Search Results for: Mark Eltringham

Public sector property initiatives have proved successful but work still needed

Gorilla-in-a-hat1There was a time, not so long ago, when nobody worried too much about the shape of the rooms that led off the corridors of power. But the pressure on UK finances has politicised the design of the UK’s public buildings. The latest example of this was the recent  announcement  in Parliament of a report that, amongst other things, called for a new approach in the way facilities are designed to deliver better services in a more cost effective way. The report Restarting Britain 2: Design and Public Services was the result of an eight-month investigation led by the Design Commission along with politicians, designers and civil servants.

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Five things the Wall Street Journal inadvertently told us yesterday about office design

Some inadvertent truths

Some inadvertent truths

If I were to show you a headline from the Wall Street Journal announcing ‘Say Goodbye to the Office Cubicle’, you might date it at any time between the mid 1980s and 1990s. Maybe earlier. But it was actually in yesterday’s issue, dated 2 April 2013. Now, we could be amused by this or act all aghast at the sight of those dinosaurs yet to adopt a norm of open, collaborative and shared spaces never mind the ‘digital workplace’; or we could conclude that this tells us several important things about how those people and organisations who don’t keep a daily eye on workplace trends view the buildings they inhabit.

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Our hardwired response to patterns can be a useful trait for designers

flying_fishOur ability to recognise patterns is hardwired. We instinctively and often unconsciously look for patterns everywhere. Where none exist we often impose them, grouping things  together according to their colour, shape, texture, number, taste, smell, touch or function. We do this to make sense of the world and to understand what goes on around us. And conversely, the patterns we perceive influence the way we think and how we feel. It was the psychologist Carl Jung who first explained how the innate human ability to recognise patterns is rooted in the need for primitive humans to perceive patterns in the world around them as a way of identifying threats.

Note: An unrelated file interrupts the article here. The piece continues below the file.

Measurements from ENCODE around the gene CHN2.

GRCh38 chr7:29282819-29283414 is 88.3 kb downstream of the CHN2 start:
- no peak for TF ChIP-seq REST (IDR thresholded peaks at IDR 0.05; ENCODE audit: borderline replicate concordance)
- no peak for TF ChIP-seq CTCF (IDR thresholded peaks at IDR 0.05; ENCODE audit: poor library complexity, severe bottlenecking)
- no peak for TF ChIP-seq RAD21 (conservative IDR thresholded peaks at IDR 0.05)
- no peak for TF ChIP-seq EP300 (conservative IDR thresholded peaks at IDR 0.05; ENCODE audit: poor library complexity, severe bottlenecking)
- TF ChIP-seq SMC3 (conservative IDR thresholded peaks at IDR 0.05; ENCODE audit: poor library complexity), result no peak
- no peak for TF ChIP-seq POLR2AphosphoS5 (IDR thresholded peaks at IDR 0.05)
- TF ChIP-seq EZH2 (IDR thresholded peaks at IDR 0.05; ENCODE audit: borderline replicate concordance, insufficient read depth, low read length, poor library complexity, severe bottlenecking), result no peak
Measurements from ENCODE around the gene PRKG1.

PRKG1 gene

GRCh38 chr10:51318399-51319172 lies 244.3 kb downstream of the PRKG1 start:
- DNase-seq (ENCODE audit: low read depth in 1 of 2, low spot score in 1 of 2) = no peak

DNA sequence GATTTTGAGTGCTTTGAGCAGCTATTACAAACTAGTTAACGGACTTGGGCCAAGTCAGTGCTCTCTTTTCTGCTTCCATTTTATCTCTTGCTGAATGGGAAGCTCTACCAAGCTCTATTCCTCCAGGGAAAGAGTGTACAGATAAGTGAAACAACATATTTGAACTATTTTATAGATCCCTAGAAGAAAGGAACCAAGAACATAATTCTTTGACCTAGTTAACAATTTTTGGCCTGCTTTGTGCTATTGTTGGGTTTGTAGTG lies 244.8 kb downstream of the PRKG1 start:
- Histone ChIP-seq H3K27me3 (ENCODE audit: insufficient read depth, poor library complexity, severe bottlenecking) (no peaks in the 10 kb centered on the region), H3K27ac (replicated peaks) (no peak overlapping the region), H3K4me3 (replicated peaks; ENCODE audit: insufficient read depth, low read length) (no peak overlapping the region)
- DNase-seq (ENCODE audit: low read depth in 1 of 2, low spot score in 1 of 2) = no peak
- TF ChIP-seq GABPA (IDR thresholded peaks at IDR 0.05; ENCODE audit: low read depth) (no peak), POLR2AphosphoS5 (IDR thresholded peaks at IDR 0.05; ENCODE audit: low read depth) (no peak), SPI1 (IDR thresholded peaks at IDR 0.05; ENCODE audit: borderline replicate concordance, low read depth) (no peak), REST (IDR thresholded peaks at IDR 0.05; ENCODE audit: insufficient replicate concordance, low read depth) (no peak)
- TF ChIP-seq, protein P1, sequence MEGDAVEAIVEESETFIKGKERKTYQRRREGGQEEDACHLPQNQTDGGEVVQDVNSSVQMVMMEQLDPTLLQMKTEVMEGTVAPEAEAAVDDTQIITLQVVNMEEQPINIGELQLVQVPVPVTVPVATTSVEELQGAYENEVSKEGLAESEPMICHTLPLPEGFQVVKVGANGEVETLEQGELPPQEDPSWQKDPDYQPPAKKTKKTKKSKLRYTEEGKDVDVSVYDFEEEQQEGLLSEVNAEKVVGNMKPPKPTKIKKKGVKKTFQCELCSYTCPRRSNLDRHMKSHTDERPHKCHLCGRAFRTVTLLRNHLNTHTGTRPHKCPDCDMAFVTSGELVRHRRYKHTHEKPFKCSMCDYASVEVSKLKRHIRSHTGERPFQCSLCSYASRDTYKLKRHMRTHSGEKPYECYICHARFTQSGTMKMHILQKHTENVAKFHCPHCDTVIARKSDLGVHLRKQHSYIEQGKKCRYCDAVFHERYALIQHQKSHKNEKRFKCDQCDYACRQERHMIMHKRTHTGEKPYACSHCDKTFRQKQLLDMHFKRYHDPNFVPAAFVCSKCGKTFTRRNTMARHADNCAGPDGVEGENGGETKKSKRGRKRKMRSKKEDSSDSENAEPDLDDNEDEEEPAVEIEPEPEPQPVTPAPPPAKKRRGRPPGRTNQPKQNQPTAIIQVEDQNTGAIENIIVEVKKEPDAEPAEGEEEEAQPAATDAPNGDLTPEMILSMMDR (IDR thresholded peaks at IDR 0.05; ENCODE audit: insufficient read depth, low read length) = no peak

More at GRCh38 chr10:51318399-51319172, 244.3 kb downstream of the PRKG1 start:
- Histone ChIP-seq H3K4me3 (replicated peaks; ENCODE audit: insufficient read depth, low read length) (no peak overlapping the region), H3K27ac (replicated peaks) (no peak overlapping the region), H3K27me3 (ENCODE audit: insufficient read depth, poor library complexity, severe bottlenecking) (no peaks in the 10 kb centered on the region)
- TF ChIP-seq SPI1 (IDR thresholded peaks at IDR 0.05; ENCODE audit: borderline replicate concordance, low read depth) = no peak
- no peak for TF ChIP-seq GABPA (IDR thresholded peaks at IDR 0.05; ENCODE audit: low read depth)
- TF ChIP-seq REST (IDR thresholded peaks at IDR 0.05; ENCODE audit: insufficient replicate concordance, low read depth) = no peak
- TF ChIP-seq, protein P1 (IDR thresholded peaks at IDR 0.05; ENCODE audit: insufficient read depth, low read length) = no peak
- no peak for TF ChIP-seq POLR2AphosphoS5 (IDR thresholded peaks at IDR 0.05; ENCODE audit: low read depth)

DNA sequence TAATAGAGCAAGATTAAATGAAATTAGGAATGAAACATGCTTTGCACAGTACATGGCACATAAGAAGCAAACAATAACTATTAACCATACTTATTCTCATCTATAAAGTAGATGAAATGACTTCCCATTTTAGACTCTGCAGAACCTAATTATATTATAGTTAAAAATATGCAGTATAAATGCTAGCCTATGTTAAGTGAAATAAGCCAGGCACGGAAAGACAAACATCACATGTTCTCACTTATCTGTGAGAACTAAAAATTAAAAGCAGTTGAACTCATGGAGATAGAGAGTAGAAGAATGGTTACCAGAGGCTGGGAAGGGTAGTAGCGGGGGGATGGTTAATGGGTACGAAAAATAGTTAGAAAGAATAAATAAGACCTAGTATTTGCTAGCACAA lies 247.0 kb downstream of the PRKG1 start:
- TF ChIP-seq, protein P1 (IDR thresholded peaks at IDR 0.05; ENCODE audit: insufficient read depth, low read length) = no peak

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Where flexible working employees really want to work? Starbucks.

Starbucks CafeLeaving aside the fact that most surveys are designed to further the commercial interests of the firms that commission them, most offer a deal of insight into what drives people and organisations, some of it unwitting. Most telling are often the specific details that lift the veil on the motivations and attitudes of individuals. So it was with a recent survey from Overbury that headlined on the idea that poorly designed offices hamper creativity, but also contained a question that was answered in a way which suggested that the place most staff would like to work would be something akin to their local Starbucks.

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US wellness programmes failing to impact the bottom line

The-Bottom-LineA new study from researchers in the United States has indicated for the first time that the benefits of workplace wellness programmes may not be reaching the bottom line of organisations as much as is commonly claimed. The results of the research were published this week in the peer reviewed Health Affairs journal. The researchers followed a wellness programme at a hospital in St Louis and found that, while the numbers of hospitalisations for employees and their family members fell by over 40 per cent on a specific set of conditions, the savings were more than offset by the increased costs of the scheme.

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Hong Kong and London world’s most expensive cities for start ups

Hong KongA new report from property consultants Savills based on the total cost of setting up in business in the world’s major cities has today revealed that Hong Kong is the most expensive of the ten cities in which to locate, with London in second place and New York a close third. The total real estate cost of setting up business in all three cities is now almost three times that in the best priced world capitals, Shanghai and Mumbai. The report will be published in full on the 20th March as The World Cities Review and includes measures of headline rent, tax and other charges.

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What does 2013 hold for the facilities sector in the UK?

FMJ MJE_0000Insight publisher Mark Eltringham offers some thoughts about what the coming year holds in the latest issue of Facilities Management Journal including the ongoing existential crisis of facilities management, why the commercial property sector needs to catch up with occupiers and designers as well as a plea for everybody to set ambitious goals and make realistic claims about their environmental impact.

People are great: a conversation with James Woudhuysen on the future of work

People are great: a conversation with James Woudhuysen on the future of work 0

At a conference at the WWF’s Living Planet Centre in Woking staged by the office furniture firm Kinnarps, I had an off the cuff chat with James Woudhuysen who had just delivered one of his typically entertaining, erudite and challenging talks on the future of work alongside equally renowned speakers such as Philip Tidd and Namrata Krishna from architecture firm Gensler. James is an academic, writer, commentator and (dread word) futurologist. More →

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